How comfortable are you with your backhand? Or should it be asked- How much do you trust your backhand in stressful situation? Stressful situation can range from being on the run, to how well your backhand response to different kinds of spins and/or the depth of the ball in play(deep ball, short ball). So, again how much confidence do you have in backhand when confronted with these scenarios? These are certainly important questions when building a solid tennis game, and without a doubt, a strong backhand is a crucial component.
As we consider the backhand of today, we are presented with two options- the one handed backhand and the two handed backhand. But what’s the difference between the two? Furthermore, what’s the best choice for your style of play? This article will help shine a bit of light on the two styles, and hopefully make that choice a little easier.
In today’s game the two handed backhand in the dominate style of backhand , this is not to imply that the “one hander” does not have a place in today’s game, it certainly does! Both of theses backhands should be respected, and if possible, learned and utilized in certain situations. This of course, is a lot to ask of most players, so its best to use and prefect one style of backhand. We shall explore the differences later, but first lets examine the slight similarity between the two backhands- mainly the use of the eastern backhand grip. The Eastern backhand grip is the preferred grip for both styles of backhand. This grip offers a clean point of contact without much effort from the player. Other less notable similarity include racket preparation, and to a lesser extent footwork and unit(shoulder)rotation.
While the similarities are slight, the differences in the two styles are considerably more noticeable. The one handed backhand, without a doubt, offers a lot more flexibility/reach on the court. Many player’s find that becomes easier to cover more court with one arm than it is with two; this is a distinct advantage for the one hander, and should be treated as an advantage. Also, the use of only one hand also allows for a lengthy follow through, where as the “two hander” can only extend out as far as the second arm will allow. This again is a strong advantage for the one hander, not only is it not restricted by a second arm, a longer follow through help produce more power. Finally, a longer follow through gives players more room to make up for errors such as late preparation, misread spin, etc.. On the other hand, what the two handed backhand loses in extension, it makes up for in added control and heavier spin production. The one hander can control the ball and produce spin as well, but the production of these attributes increase greatly when assisted by another hand. It maybe better understood as such: The base hand(dominate hand, right or left) controls the rackets head, while the secondary hand is free to produce power, spin, or both. Players that use the two hander are now taught of the importance of unit rotation to make up for the loss of extension due to the second arm. This again, help will produce more power and add greater depth to balls.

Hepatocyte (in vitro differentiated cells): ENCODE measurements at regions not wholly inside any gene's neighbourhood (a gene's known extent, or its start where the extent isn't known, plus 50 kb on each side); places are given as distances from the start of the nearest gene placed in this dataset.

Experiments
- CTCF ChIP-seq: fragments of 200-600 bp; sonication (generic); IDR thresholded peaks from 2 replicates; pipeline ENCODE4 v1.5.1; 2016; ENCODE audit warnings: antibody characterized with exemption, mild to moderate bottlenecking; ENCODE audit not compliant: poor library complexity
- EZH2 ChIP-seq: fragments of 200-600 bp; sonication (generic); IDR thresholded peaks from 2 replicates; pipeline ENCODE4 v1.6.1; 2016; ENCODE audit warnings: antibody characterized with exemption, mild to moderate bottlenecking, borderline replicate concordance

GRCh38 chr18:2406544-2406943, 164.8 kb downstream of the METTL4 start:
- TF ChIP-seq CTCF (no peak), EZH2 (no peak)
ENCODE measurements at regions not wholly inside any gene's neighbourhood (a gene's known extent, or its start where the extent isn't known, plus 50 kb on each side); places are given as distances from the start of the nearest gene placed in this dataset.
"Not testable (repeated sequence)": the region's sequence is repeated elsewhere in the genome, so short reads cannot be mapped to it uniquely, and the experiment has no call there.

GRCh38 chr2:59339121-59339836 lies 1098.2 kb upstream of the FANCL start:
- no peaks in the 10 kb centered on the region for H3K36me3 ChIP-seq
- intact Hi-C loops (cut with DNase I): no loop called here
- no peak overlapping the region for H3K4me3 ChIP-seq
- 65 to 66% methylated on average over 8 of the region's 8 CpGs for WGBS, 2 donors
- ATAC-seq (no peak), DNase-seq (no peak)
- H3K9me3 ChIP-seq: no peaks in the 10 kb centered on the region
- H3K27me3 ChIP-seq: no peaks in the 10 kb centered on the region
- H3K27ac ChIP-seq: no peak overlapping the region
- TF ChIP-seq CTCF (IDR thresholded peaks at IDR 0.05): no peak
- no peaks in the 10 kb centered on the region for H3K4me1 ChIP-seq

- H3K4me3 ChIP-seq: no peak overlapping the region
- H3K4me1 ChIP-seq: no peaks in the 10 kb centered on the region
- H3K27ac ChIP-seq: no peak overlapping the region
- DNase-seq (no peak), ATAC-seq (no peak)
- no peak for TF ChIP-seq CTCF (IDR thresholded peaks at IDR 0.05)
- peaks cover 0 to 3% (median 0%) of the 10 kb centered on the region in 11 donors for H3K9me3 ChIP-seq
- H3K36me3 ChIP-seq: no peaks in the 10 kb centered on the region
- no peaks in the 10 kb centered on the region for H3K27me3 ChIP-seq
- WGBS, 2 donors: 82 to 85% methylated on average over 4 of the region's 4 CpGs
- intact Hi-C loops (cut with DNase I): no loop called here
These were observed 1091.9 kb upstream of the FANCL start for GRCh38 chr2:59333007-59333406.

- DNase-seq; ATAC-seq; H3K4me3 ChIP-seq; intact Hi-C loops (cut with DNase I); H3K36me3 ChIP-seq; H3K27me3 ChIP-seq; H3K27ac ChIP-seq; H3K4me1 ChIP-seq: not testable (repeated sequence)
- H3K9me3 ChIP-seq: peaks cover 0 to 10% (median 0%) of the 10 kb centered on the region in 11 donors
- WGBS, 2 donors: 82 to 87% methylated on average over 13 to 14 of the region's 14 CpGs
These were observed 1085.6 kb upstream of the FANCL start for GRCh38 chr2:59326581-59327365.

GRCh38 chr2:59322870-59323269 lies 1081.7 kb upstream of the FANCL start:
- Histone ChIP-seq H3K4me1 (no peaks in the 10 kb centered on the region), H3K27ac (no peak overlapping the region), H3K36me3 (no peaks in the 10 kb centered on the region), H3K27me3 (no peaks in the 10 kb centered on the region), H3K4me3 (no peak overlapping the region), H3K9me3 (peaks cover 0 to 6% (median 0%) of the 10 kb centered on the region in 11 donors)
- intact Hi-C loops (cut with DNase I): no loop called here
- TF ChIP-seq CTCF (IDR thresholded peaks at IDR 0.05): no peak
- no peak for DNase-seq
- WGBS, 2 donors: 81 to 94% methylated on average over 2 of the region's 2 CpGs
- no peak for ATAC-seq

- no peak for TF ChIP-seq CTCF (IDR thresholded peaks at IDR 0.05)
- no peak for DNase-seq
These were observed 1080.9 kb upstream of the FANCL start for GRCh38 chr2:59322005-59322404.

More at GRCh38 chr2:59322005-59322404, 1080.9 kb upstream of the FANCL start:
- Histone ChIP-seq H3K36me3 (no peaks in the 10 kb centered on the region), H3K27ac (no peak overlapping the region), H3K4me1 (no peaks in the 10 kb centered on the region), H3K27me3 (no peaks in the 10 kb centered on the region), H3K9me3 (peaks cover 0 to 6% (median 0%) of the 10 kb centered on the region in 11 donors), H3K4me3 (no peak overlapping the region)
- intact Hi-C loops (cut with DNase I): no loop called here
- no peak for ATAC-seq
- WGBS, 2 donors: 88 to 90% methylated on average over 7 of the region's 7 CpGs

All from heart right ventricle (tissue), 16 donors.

So now we have a choice to make- Some of you may already have a style of backhand you‘re comfortable with, and others maybe contemplating the switch from one style to the other. I’ll start by saying that I myself use a two handed backhand and I teach it to any of my students- especially those with little to no tennis experience- junior players and adults alike. While I respect the one handed backhand, and use it from time to time, it is my belief that the two handed backhand is a much more versatile stroke over the long run. Versatility of a stroke is the ability to control the stroke under stressful situations, if we can do this, we can be better prepared for the challenges that come up in tennis. I shall close by saying, this is a great and very dependable style of backhand- I highly recommend it to any beginner or seasoned enthusiasts looking to improve their game.